Reach out to me and this is absolutely something we can be working on as a project to get you started. You just got to reach out. Get help if you need help. But look at where your numbers have been for the last 90 days, six months. If you’re feeling real ambitious, 12 months. That’ll start giving you some growth trajectory. I like 12 months because that’ll tell me year over year growth for your podcast.
That’ll tell me on average per year, I increase my show by 5%, 10%, 15%, 30%, 100%, whatever it is. Knowing that your podcast will grow the most the earlier it is. It’s a real thing. I often have clients who reach out, and they’re like, “Hey, we used to see numbers. Our show would be doubling every month.” And I’m like, yeah, that’s because you launched it a year ago. And so you were literally presenting brand-new content to people that already liked you. Now we’re finding new people to like you.
It’s hard to maintain doubling.
If you’ve been in business a while, the same is true for revenue, right? It’s a whole lot easier to double those numbers when those numbers are small. One last soap boxy rant I want to put in this conversation is something I actually shared in our LinkedIn group a couple of months ago now. It was either late August or early September, but I shared an article out of the podcast business journal, and they were sort summarizing an episode from the Feed, which is Libsyn’s podcast.
And the host, Rob, was giving some context on some numbers. And so I want to share this with you. I’ve jotted them down. And I want to share some with you. In June and July of this year, so June and July 2020, 6.4% of every show hosted with Libsyn was averaging 5,000 downloads. 6%.
In fact, if you’re getting more than 121 downloads per episode after 30 days, so you released a show November 1st on December 1st, you have 122 downloads, you are doing better than half the shows on Libsyn. I’m willing to bet how well your show is doing just really increased in your brain.
Because, we inflate what this number should be, which is wholly not true. The numbers are not really hundreds of thousands for every show. And a lot of that goes back to a conversation we had a few weeks ago about your podcast model. If you’re like me and this podcast is a way to nurture leads and support sales and development in your business, you don’t need 5,000 downloads an episode in 30 days. Not if you’re producing a show that’s built strategically to convert.
The only time you should be concerned with hitting massive numbers of downloads is if you’re looking to scale a show that you’re going to be generating revenue through sponsorships, but for the bulk of people who listen to the show, and I’m thinking the same is probably true of you, you’re a lot like me and you’re looking to bring on two, three, five, maybe 10 clients a month.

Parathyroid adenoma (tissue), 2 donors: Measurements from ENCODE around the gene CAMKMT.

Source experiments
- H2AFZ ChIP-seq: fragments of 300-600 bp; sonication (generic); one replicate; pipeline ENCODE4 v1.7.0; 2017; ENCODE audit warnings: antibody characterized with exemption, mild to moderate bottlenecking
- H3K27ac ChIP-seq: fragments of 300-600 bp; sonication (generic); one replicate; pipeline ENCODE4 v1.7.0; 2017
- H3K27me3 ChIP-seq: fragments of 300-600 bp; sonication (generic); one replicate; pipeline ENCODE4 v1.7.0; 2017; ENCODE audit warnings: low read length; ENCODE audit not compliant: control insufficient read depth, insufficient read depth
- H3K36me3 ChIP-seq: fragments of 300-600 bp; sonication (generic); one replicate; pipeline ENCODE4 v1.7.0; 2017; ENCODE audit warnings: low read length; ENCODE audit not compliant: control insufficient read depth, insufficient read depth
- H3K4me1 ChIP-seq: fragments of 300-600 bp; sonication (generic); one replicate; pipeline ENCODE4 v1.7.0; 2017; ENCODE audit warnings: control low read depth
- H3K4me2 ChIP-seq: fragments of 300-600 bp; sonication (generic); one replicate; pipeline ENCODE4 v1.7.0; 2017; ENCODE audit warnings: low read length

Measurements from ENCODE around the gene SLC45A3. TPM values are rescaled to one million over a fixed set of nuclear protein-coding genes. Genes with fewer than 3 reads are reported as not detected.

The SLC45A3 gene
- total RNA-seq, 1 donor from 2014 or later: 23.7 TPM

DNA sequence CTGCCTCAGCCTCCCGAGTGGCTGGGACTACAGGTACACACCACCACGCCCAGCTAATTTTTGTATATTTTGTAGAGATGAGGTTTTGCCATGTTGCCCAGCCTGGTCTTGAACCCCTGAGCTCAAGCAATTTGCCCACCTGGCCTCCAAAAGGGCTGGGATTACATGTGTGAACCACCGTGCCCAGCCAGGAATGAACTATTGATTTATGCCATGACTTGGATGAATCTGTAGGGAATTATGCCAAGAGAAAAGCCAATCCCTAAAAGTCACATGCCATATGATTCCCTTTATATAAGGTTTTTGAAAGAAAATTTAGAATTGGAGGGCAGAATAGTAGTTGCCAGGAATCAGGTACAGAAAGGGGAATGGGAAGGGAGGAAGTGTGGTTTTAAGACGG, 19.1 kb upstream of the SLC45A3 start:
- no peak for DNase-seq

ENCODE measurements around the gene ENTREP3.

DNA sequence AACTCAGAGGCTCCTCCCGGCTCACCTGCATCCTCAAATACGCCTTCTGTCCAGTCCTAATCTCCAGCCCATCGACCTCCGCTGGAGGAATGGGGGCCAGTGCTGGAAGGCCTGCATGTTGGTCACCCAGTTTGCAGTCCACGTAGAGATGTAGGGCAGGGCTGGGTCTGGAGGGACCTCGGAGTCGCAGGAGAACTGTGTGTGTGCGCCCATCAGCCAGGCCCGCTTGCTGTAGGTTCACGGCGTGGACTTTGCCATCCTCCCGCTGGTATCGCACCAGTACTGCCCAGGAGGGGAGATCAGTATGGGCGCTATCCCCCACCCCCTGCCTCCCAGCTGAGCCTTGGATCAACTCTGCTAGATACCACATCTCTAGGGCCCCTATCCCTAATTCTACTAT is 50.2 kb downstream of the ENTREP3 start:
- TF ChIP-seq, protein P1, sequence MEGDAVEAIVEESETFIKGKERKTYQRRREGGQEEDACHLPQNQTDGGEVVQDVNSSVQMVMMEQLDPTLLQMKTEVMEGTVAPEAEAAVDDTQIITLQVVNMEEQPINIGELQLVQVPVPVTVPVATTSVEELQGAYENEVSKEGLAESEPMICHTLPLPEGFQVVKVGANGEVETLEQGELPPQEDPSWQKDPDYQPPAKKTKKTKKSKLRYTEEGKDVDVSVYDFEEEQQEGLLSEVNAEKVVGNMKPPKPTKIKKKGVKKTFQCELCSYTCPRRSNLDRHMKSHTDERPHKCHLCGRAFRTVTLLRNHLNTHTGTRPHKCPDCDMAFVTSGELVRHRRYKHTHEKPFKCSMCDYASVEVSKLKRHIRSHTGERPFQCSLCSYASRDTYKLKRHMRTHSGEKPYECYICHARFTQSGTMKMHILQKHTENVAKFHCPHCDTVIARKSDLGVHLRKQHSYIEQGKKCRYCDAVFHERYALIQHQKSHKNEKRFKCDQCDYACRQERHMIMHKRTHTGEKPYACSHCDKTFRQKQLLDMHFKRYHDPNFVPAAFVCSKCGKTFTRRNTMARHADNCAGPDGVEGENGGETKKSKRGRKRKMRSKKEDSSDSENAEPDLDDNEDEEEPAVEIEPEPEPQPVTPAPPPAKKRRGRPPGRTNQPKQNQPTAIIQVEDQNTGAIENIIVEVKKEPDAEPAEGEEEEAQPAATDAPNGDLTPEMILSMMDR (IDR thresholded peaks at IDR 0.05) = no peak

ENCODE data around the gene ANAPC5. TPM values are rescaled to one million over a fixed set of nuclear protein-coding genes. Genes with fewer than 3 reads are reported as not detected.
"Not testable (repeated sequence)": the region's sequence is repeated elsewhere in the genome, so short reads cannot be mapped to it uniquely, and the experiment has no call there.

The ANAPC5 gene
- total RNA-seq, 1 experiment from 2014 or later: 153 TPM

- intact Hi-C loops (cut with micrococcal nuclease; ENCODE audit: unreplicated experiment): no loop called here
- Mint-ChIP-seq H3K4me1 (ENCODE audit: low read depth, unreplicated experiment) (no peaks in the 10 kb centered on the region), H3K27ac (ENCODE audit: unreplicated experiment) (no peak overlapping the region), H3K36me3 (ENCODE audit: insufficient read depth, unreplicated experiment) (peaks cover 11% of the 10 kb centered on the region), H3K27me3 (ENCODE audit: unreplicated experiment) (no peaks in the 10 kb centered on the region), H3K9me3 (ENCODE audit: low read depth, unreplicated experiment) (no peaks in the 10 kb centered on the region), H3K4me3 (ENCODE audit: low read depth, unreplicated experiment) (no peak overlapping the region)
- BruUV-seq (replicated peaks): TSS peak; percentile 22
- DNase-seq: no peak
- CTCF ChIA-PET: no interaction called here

If I can convert 1% of the people who listen to my show, I still don’t need 5,000 downloads to hit that number.
So, be looking at that context as you look at where your numbers are. It’s going to do one of two things. One, you’re going to go, “Oh, okay. I don’t have a growth problem. I have a conversion problem. This is not going to be about getting more people to listen. It’s going to be about getting the people who listen to do something. To opt in, to buy, to book a conversation, to whatever it is you need them to do.”
Then we can look at your podcast growth. Or you’re going to go, “Huh, yeah. I just don’t have enough people listening. Let me spend the next 90 days working on these strategies, and we’ll go from there.”
But we see this a lot. I see this a lot with my marketing clients. I see it a lot with podcast clients. Oftentimes we think that it is a lead problem. We think that it is a podcast listenership problem. We don’t have enough people who know about us, when the reality is we’re not converting the people who are already here. And so get really clear.
Do you need to better be converting the people who are currently listening to your show or do you actually need to be focusing on the growth of your podcast and getting more people to listen?
Because when you know the answer to that, everything else becomes easier. And again, that comes from knowing where you’re at. All six of those soap boxes that I just rolled out, we can put away. And let’s get into some ways we can be doing more with our show. Getting more people to listen.
Number one, don’t release any brand-new episodes. Instead, I want you to go look at your best performing episodes and I want you to look at ways to either re-release them or record more episodes like them.
This is one of the reasons that our first step was to get clear on where we are. There is a whole slew of data in those numbers that give us a ton of mother loving insight. That is the answer to so many of our questions. And so, sit down and look at what are your best performing episodes? Does it make sense to throw a new intro in there and re-release them? This is something we have done. We’ve done it here. We’ve done it on other shows for our clients.
This is a tactic we use a lot for our clients when they need some space from creation. Maybe they’re going to be stepping into a vacation, before 2020. Or maybe they were going to be stepping into a vacation during 2020. Maybe they just needed some space. They just needed to not have an output of energy. They needed to put that output of energy somewhere else. Hello, 2020.